Tomorrow is the Ludington Area School District's (LASD) September meeting (agenda packet here), which reminds me of the prior meeting where the Mason County District Library's (MCDL's) own Emily Garland offered a presentation on the Unbound program telling us how great of a resource it was when looking up stories on horses and dragons and other things kids love and having them delivered to the school in flashy green packages with their name thereon.
While looking solely at the young children's section of books offered (available to kindergarteners to fourth graders), she assured the board that there was no age-inappropriate material available to impressionable elementary students. A glance through the colorful category icons surely gave that impression. When she received token challenges from the board about materials that may be objectionable, she indicated that there may be some material in the 'older kid' section that may challenge older children, but indicated there was nothing any scarier to concerned adults than books on ghosts and pirates.
This sentiment (seen below) was sent out by the MCDL Director Eric Smith to LASD's parents to salve any misconceptions they might have about thinking that either the library, school, or both were trying to harm their child's psyche or even groom them for a lifestyle that might not fit in with their child's inclinations or their values. But there is something scary in the kids' catalog and it's courtesy of the scary-looking individual above, known as Alex Gino.
If you have not opted-out of the Unbound program and not opted out of the parental notification feature you may get an indication that your child has received a book through the Unbound program -- but not have any idea what they checked out unless your child decides to tell you. This is where Alex Gino comes in. He is an author of children's books starting with his premiere effort in 2015 called George. This book was critically acclaimed for several years before the author decided to retitle the book as Melissa, since he and others decided a deadname was not appropriate as a title.
If you have no idea what a 'deadname' is, it's effectively the original birth name of a person who has mentally identified as the opposite sex and adopted a new name. In the book, George, a young boy, believes he is a young girl named Melissa. If this is confusing to you as it is to me, just consider how confusing it is to a five-year-old child whose lack of self-awareness at that age may have them think of themselves as a pirate, a ballet dancer, an astronaut, or cowhand over the course of a week. If you haven't figured it out yet, Melissa is in the kids' section of the Unbound program, as seen below:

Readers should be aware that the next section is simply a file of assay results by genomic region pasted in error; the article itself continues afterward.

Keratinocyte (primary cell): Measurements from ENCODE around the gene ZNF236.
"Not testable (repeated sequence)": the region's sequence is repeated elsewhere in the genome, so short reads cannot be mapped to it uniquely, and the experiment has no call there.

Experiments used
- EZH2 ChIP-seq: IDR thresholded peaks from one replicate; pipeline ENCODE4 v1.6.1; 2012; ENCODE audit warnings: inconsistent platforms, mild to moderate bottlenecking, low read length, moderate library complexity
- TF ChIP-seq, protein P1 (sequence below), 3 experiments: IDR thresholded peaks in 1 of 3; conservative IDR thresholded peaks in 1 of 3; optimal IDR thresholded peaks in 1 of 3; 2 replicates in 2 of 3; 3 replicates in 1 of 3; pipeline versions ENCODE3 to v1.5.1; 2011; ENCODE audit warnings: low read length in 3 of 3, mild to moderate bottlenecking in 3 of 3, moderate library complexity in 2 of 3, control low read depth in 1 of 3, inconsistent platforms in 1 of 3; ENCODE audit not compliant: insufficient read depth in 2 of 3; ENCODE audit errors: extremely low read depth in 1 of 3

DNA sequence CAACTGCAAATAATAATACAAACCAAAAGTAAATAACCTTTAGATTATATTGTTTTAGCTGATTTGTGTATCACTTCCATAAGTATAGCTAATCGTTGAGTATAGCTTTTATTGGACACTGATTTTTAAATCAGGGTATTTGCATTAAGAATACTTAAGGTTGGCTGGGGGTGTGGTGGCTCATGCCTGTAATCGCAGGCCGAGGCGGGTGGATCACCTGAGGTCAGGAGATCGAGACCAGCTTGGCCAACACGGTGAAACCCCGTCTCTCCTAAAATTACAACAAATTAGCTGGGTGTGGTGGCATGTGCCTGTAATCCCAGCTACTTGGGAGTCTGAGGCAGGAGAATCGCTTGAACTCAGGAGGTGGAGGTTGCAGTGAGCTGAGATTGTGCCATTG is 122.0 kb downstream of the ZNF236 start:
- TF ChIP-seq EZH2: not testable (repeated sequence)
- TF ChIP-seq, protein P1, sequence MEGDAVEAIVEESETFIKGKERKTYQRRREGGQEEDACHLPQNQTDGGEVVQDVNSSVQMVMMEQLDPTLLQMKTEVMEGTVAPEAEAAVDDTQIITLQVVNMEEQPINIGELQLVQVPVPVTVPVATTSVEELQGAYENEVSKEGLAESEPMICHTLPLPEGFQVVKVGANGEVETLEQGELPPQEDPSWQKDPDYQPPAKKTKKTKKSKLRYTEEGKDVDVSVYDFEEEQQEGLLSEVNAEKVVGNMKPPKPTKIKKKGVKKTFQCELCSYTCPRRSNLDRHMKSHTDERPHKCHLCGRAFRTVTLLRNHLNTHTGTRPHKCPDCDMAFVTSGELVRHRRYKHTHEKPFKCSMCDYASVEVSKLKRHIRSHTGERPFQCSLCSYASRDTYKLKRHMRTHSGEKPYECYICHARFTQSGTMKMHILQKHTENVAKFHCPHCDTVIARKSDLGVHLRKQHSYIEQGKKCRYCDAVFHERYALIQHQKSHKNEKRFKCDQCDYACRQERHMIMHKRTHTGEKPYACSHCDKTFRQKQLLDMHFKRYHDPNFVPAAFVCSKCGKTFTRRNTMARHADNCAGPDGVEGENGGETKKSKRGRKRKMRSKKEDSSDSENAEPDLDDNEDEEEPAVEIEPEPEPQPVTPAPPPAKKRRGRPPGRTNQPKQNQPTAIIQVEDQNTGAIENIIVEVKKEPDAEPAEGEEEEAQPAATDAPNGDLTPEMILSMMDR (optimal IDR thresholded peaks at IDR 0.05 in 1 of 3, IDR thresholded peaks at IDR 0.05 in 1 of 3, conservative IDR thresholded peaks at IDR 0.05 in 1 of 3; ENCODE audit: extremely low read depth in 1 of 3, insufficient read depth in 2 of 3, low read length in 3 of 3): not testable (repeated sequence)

The description of Melissa reads as follows: ""When people look at George, they think they see a boy. But she knows she's not a boy. She knows she's a girl. George thinks she'll have to keep this a secret forever. Then her teacher announces that their class play is going to be Charlotte's Web. George really, really, REALLY wants to play Charlotte. But the teacher says she can't even try out for the part . . . because she's a boy. With the help of her best friend, Kelly, George comes up with a plan. Not just so she can be Charlotte -- but so everyone can know who she is, once and for all" --"
It doesn't seem like a description of a book that led the list of most challenged library book for the years of 2018-2020, after being only in the top ten list its first years. But it contains themes that seem controversial even when you consider its target audience is middle school students. We cannot cover all of what's in the 195 pages of this chapter book, but here are a few things which a concerned parent might find troubling and a kindergartener-4th grader may find confusing:
George's brother, p. 8: "I bet you are looking at a magazine in there, that's my bro growing up and looking at dirty magazines".
George thinks of kissing a boy, the thought gives her a tingle (p. 33)
George sees an interview on tv about a transgender. George sees and thinks that a boy can become a girl if they take hormones to change their body and get a bunch of surgeries if they have the money. It's called transgendering. You can take androgen blockers to prevent you from turning manlike. (nothing about the risks involved, p. 48)